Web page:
Lil' Genghis, future world leader Lilypie Fifth Birthday tickers

Saturday, March 31, 2007

Slide show

Friday, March 30, 2007

Turning blonde

It seems like Bellinha will turn out to be a blonde after all. Here's a nice shot taken a couple of days ago showing her beautiful new hues.

Thursday, March 29, 2007

Big Announcements

Yes, we are living in a parallel universe of baby joy and sleep deprivation but we do get the good news through the grapevine: two very special couples are now betrothed!
Aunt Cristina and Uncle Robinho,are now bound to tie the knot after exchanging engagement bands that once belonged to Grandma Helena and Grandpa Rinaldo, and Aunt Donna and Uncle Ed are also engaged. Congratulations to you guys, we love you!!

Aunt Sharon, this post's for you

Since a couple of you read the post "You Don't Want to Read This" and subsequently complained that in fact they had not wanted to read it, we realize the need for certain obscurities within the blog, particularly when the subject is so crappy.

So today, after two hours of pulling her hair out (pulling dad's hair out is difficult), mom decided at 4:30 a.m. to get a little help with a very fussy Lil' Genghis. Her dad remembered something from that infant care class taught by the sweet instructor who didn't need to tell her students that one of her parents was a hippie. Yeah, it was self-evident, but maybe that comment shouldn't have made it onto the class evaluation.

Anyway, mom was thinking it was time to call the doctor, and that triggered something in dad's brain. See, the hippie chick infant care instructor had told him that the first thing a doctor's going to ask is about her temperature, and sometimes the seemingly simple act of checking the temperature clears up other problems.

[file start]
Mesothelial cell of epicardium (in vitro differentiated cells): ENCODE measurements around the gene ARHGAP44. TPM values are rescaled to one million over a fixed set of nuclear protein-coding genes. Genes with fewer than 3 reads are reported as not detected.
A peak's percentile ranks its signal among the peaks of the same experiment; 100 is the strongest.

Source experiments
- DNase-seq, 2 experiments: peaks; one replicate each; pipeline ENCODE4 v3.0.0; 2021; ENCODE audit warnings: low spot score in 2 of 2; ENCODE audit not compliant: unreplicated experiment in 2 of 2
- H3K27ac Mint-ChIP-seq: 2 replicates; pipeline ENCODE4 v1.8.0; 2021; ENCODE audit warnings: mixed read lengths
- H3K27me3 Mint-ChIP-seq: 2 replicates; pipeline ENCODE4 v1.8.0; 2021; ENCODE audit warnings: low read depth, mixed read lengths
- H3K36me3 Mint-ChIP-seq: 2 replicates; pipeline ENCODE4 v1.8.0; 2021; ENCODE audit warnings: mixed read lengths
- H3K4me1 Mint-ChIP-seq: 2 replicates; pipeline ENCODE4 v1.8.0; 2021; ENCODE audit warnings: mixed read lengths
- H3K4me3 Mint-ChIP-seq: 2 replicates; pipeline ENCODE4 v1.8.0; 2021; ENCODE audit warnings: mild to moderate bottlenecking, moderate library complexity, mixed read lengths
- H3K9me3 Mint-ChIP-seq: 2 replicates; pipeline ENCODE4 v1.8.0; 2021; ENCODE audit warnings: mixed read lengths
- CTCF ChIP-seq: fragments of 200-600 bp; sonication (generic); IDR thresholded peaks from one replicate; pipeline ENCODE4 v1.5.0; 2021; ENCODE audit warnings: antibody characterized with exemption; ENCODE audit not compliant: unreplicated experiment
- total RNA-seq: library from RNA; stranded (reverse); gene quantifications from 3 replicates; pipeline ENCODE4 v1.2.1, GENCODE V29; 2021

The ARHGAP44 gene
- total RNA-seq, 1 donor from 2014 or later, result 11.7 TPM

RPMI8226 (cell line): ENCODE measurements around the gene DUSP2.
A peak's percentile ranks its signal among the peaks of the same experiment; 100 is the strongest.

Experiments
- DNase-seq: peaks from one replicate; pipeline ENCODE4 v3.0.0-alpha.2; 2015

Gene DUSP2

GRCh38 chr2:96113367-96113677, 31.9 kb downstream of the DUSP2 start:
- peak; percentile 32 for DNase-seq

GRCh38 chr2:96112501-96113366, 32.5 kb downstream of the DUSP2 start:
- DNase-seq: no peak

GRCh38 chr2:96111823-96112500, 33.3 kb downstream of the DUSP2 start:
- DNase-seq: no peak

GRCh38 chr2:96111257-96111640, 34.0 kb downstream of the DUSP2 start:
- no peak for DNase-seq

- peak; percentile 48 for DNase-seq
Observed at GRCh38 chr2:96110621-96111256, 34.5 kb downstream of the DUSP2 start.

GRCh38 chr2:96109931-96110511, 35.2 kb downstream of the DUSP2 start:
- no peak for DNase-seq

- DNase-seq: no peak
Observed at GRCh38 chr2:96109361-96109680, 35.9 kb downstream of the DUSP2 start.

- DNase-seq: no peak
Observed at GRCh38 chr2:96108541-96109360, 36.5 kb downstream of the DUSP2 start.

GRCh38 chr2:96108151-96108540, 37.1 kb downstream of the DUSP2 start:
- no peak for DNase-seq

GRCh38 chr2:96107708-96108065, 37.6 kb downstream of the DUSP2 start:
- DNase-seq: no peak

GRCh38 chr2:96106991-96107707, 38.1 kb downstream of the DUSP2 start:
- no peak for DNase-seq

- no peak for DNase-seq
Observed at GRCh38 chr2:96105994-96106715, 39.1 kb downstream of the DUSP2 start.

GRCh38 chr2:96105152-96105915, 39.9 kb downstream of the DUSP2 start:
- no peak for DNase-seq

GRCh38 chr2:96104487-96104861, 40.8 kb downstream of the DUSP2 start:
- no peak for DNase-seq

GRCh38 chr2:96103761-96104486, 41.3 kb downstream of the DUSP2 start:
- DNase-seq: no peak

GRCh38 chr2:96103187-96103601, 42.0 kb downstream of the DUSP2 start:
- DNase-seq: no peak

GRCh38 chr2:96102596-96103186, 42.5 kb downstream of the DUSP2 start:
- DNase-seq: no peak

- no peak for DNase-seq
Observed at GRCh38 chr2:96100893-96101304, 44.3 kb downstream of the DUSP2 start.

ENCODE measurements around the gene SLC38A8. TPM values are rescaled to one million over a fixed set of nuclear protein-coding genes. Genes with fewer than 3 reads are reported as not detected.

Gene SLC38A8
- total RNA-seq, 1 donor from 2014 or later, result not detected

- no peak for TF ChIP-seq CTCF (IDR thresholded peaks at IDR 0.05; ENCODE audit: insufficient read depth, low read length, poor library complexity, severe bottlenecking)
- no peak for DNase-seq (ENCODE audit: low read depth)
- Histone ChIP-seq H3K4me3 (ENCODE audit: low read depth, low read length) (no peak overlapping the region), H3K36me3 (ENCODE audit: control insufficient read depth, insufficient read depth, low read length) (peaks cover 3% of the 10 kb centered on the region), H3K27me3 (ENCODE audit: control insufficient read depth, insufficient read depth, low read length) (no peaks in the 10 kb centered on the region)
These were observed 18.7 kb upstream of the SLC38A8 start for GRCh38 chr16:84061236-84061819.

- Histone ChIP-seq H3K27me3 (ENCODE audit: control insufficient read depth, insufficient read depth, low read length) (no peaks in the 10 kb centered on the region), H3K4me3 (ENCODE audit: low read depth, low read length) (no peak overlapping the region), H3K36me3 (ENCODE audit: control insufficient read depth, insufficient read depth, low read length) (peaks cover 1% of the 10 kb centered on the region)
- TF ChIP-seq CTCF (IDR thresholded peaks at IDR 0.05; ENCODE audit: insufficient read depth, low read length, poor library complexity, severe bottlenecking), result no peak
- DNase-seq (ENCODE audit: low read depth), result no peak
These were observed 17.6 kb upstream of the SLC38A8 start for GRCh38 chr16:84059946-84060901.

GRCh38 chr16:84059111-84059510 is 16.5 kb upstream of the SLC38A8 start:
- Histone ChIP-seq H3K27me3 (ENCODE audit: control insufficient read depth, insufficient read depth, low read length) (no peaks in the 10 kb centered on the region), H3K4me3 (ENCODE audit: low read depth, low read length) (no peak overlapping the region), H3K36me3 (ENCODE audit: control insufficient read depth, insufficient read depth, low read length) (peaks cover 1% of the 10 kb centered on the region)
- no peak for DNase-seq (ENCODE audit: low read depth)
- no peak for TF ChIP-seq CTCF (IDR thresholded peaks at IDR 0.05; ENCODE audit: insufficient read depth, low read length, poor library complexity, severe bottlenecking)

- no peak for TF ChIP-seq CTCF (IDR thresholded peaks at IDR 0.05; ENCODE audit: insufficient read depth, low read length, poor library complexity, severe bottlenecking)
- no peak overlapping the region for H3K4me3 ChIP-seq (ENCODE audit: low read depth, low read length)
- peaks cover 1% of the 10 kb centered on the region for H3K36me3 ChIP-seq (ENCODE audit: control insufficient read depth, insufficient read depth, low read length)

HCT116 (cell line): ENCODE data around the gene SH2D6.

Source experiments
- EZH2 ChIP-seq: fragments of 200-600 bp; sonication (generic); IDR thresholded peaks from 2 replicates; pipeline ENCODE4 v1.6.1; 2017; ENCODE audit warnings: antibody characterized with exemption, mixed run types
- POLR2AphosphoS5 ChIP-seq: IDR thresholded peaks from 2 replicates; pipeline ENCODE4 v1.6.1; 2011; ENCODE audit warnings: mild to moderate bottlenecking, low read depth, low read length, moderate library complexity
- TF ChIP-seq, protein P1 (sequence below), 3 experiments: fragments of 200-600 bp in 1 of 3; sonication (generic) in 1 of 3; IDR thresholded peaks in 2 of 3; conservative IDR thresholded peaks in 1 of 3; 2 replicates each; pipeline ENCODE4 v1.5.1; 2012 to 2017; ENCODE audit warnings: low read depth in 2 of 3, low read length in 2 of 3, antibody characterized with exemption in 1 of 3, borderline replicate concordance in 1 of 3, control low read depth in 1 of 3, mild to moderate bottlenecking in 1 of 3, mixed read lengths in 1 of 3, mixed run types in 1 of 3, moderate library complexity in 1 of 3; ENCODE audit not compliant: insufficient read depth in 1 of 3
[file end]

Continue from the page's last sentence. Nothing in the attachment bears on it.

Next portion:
Now, said act tends to not even be noticed by babies, but leaves parents traumatized.

But if parents can get through the trauma and take the temperature, some things just have a way of clearing up. And, in this case, they did.

Dear Reader, we're trying not to treat you real shittily, and we understand that of course many of you have reading comprehension problems and another title like "You really really really don't want to read this" would also be big ignored, so we're just trying to make the best of a crappy situation and hope you can work with us.

Either way, something tells us hippie chick the infant-care instructor and other parents know exactly what we're talking about, and the rest of you are just going to have to figure it out. Something also tells us that in two months, this post will make the utmost sense to Aunt Sharon after a sleepless night with Savannah. We love you both.

Wednesday, March 28, 2007

Grandpa's favorite picture

Just so our dear readers know that we're still here, we're posting quick news to let you know that we're fine, that's because Grandpa Rinaldo today complained that we haven't posted in a few days.